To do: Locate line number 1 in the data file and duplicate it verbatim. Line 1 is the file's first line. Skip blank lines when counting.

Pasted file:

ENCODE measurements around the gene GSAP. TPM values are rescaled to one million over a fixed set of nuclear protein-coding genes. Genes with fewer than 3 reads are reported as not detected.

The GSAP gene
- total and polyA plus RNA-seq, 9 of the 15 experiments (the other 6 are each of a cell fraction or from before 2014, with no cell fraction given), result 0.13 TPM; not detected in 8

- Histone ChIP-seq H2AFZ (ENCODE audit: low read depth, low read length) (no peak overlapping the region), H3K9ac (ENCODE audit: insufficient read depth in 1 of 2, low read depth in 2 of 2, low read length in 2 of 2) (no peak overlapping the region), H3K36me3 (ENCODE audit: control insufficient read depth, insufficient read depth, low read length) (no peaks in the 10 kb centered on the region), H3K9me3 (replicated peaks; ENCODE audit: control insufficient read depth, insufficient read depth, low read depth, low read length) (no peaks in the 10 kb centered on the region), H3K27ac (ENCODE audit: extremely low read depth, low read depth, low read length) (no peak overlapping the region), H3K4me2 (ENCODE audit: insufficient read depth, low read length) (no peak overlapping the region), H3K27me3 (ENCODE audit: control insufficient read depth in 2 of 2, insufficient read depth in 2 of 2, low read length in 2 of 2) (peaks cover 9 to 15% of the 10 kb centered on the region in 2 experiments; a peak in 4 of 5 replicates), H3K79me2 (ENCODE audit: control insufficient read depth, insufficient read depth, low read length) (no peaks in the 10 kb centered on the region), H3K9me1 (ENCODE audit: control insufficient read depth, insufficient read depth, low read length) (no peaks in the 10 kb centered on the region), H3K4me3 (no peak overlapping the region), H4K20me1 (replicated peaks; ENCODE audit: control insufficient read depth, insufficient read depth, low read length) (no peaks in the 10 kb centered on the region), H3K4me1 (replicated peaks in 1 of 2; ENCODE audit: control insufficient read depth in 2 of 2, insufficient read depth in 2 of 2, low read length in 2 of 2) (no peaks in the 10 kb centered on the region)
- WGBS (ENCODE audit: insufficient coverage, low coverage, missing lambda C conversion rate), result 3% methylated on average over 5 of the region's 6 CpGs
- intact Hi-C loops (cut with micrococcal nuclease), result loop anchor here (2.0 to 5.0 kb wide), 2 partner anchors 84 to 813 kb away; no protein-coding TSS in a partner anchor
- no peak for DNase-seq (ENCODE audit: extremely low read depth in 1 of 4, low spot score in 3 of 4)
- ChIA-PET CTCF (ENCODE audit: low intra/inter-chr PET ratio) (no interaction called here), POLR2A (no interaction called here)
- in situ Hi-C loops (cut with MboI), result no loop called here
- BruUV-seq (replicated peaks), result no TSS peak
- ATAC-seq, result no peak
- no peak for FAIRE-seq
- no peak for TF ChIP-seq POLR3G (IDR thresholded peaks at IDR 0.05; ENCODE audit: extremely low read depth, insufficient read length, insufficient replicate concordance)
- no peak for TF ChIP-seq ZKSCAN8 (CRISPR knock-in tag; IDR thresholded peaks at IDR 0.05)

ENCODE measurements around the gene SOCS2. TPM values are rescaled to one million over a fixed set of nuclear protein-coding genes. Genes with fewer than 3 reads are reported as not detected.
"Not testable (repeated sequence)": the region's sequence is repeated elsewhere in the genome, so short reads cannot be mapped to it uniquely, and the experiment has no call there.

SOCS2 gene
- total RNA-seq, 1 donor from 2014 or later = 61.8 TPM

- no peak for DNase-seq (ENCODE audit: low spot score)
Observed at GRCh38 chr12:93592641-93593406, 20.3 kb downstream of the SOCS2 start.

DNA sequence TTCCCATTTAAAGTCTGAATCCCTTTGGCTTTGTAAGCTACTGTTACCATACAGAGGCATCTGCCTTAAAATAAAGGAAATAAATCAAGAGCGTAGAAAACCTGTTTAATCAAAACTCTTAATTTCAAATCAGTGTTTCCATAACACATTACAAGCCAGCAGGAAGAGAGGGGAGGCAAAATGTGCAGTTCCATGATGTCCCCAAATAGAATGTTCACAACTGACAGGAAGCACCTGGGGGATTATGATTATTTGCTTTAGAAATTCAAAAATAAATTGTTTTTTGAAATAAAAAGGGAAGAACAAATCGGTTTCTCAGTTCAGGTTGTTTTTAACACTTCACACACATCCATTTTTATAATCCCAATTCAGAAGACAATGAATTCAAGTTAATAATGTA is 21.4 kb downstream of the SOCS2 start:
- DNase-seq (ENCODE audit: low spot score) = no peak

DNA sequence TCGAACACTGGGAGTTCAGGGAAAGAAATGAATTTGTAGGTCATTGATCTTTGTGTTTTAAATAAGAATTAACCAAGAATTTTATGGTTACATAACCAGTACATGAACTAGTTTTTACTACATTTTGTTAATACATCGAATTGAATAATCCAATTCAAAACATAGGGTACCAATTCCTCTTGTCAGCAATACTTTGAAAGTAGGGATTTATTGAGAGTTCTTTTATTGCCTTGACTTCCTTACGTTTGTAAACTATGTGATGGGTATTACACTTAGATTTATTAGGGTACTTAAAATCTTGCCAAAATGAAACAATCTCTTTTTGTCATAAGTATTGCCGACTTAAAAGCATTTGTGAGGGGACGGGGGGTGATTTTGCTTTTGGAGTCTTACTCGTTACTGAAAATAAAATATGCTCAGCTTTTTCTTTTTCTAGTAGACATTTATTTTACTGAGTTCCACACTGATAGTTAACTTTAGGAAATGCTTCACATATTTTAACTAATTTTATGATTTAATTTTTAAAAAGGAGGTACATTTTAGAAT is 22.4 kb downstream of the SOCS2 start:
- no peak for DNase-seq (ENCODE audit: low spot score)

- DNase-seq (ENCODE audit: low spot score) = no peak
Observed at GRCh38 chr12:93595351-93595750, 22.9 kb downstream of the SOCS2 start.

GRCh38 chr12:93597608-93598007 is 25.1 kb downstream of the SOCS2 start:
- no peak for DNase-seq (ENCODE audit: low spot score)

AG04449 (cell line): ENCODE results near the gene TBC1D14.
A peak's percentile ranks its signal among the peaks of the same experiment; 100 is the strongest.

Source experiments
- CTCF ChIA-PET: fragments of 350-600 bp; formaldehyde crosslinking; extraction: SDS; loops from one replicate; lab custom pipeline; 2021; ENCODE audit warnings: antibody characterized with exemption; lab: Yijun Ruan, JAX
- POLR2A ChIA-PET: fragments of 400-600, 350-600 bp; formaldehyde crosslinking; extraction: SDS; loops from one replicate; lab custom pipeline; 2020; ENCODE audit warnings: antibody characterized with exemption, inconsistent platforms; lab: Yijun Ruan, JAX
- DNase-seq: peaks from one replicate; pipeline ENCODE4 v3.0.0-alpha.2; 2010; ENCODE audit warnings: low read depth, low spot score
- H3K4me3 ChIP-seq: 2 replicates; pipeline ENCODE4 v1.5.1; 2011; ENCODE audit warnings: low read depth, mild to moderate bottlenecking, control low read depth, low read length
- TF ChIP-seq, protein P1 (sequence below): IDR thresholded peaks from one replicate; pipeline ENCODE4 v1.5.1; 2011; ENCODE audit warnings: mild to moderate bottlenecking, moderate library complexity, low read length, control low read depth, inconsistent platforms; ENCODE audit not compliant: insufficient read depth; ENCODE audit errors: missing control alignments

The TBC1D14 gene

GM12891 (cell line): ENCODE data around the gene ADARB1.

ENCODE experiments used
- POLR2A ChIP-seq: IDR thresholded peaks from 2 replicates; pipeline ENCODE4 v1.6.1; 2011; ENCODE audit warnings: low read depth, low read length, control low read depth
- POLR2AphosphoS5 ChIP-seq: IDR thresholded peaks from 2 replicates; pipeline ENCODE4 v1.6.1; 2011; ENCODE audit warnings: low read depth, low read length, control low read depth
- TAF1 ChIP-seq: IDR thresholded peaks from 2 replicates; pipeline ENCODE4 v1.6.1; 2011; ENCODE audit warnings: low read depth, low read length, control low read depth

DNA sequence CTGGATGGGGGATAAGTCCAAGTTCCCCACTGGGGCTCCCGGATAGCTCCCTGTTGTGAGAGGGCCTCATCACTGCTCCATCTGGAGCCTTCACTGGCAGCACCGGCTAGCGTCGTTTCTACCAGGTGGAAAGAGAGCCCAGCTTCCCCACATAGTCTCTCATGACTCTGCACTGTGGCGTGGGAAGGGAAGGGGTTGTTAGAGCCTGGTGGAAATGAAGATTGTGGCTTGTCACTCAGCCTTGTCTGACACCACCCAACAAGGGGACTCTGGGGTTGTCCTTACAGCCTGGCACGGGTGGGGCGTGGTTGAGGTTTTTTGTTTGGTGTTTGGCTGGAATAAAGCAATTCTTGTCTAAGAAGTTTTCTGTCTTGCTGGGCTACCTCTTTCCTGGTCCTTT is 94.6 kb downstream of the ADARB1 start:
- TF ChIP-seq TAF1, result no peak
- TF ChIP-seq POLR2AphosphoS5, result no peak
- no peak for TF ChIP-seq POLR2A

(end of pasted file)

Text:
ENCODE measurements around the gene GSAP. TPM values are rescaled to one million over a fixed set of nuclear protein-coding genes. Genes with fewer than 3 reads are reported as not detected.